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    Re: Is Cueto really an ace?

    Needs 200 inning season. But he's a perfect 2 or 3 for a small park.
    Last edited by Rojo; 04-04-2012 at 06:29 PM.
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  15. #14
    No half measures, Walter RedEye's Avatar
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    Re: Is Cueto really an ace?

    Quote Originally Posted by redsmetz View Post
    I think often there is a need to pigeonhole players in certain named roles. And yet, how often does a club have a flat out, no doubt "ace"?
    Obviously there are limits to any conceptual category -- and I'm not arguing that the word "ace" is an ironclad term by any means. What does interest me, though, is the extent to which sports writing tends to skew terms for the sake of a good story. The idea of an ace, IMO, loses substantial meaning when we start throwing it around whenever a pitcher has a few good games in a row. To me, that's what Cueto is right now -- a good story, to be sure, but not yet at the level to where we need to be throwing around superlatives. He's what we want the Reds farm system to produce, of course. He's even fulfilled a large part of his promise. But to me, an "ace" should be a clear-cut member of the top tier of pitchers in baseball -- and he's not there yet, certainly not statistically and probably not even anecdotally.
    "Iíll kind of have a foot on the back of my own butt. Thatís just how I do things.Ē -- Bryan Price, 10/22/2013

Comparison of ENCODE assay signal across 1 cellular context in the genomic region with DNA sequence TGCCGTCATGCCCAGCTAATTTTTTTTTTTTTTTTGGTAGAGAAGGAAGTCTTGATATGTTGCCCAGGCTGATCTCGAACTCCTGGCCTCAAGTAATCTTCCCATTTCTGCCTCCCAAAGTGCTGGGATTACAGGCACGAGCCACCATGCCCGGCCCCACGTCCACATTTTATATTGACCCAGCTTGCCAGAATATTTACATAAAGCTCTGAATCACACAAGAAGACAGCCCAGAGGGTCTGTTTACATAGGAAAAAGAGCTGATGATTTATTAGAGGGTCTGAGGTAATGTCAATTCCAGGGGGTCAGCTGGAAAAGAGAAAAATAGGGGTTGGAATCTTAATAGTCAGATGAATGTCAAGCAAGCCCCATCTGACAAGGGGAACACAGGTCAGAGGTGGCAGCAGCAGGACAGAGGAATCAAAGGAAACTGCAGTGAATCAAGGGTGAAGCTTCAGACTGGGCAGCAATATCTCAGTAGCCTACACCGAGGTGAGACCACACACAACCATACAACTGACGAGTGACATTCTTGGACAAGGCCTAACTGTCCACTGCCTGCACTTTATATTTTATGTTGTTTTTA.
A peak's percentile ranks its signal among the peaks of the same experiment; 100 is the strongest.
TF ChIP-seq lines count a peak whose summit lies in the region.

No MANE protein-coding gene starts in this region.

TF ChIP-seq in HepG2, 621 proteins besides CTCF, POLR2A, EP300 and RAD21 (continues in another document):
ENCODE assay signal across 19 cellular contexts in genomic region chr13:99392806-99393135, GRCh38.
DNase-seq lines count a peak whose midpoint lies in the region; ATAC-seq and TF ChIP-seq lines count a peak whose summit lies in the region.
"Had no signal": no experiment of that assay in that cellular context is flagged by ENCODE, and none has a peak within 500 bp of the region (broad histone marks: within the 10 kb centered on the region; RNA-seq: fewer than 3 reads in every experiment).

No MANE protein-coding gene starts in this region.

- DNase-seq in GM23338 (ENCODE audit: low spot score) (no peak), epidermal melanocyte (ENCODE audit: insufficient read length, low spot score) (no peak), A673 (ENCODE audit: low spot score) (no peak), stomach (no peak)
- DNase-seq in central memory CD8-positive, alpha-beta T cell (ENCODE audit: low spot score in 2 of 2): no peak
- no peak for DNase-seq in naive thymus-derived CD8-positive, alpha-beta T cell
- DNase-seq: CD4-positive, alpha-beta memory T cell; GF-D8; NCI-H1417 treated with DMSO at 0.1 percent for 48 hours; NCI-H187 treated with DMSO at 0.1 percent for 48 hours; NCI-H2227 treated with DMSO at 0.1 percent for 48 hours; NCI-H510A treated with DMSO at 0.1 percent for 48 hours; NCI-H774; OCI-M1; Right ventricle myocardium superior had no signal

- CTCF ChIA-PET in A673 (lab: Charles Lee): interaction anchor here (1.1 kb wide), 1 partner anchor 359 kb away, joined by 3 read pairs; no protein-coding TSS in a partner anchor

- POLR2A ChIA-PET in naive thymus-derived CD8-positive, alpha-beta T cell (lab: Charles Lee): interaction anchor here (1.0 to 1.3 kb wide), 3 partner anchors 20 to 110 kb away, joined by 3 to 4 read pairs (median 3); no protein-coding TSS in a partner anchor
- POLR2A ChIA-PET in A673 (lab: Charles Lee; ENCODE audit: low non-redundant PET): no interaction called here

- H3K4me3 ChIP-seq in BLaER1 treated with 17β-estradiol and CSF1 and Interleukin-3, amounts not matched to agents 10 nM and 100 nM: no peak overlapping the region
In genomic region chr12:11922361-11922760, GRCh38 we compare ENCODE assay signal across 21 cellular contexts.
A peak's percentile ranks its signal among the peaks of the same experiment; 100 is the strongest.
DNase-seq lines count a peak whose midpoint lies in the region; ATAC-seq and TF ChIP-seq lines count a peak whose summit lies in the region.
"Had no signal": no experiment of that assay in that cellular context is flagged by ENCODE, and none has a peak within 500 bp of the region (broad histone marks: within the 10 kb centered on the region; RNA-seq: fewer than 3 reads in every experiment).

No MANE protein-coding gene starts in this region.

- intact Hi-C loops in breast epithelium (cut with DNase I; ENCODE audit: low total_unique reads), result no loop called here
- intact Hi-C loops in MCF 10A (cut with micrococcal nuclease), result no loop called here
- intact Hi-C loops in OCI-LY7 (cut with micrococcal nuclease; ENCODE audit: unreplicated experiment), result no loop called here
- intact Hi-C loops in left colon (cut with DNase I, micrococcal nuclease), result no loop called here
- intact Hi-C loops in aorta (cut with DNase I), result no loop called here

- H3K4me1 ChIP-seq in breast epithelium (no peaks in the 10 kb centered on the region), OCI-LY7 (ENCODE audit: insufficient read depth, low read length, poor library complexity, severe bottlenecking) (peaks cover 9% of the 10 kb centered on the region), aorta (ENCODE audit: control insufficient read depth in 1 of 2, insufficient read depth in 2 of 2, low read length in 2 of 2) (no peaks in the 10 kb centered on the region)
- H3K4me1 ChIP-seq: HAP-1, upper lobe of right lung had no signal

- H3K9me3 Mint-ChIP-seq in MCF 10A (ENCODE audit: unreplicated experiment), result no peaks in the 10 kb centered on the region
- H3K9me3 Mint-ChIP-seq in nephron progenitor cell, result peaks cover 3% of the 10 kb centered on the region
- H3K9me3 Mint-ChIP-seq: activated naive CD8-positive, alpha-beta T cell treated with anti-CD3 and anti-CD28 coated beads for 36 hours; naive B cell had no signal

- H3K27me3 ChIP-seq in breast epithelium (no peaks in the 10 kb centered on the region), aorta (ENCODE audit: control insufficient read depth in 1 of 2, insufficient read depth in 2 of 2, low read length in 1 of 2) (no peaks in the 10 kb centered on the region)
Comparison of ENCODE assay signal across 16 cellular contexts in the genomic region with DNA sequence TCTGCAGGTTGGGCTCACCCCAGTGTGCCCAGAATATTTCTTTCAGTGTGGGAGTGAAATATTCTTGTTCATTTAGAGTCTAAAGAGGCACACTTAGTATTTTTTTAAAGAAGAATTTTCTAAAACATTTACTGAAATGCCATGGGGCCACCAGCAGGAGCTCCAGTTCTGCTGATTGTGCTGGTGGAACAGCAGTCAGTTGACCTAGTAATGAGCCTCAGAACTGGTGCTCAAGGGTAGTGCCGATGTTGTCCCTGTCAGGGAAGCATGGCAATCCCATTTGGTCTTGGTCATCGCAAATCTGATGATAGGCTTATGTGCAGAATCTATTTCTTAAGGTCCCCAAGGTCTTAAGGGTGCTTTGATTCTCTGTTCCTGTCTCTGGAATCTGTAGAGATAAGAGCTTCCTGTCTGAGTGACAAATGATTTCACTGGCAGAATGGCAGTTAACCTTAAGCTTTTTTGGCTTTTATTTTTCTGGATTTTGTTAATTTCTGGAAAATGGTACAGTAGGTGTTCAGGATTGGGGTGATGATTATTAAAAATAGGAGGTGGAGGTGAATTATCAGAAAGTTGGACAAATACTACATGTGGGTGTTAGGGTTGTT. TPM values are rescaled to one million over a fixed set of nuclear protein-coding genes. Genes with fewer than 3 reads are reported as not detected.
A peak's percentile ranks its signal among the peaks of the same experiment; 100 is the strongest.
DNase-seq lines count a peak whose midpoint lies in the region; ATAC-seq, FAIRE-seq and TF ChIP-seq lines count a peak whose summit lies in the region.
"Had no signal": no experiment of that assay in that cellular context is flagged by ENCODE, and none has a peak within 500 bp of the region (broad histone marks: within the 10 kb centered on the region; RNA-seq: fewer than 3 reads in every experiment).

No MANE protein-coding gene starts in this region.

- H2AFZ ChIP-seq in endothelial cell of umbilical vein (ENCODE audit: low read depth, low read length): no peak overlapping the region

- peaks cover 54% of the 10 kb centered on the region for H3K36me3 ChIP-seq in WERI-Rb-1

16. #15
    No half measures, Walter RedEye's Avatar
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    Re: Is Cueto really an ace?

    Another thought:

    Latos, in some ways, is the opposite of Cueto at this point and time. He's got, by many accounts, the statistics to back up a claim as ace. He does not, however, have the "story" for whatever reason. Part of that has to do, probably, with the stubbornness of the W category in coverage of baseball. No "ace" should have 14 losses, after all! It is interesting, though, that players like Lincecum and Felix have won the Cy Young in recent years despite bad W-L records. To me, that signals some sort of shift in the mainstream terminology. I think that's a good thing -- and I hope that at some point the grand narratives of sportswriting will reflect a deeper, analytical appreciation of the importance of individual player performance.
    "Iíll kind of have a foot on the back of my own butt. Thatís just how I do things.Ē -- Bryan Price, 10/22/2013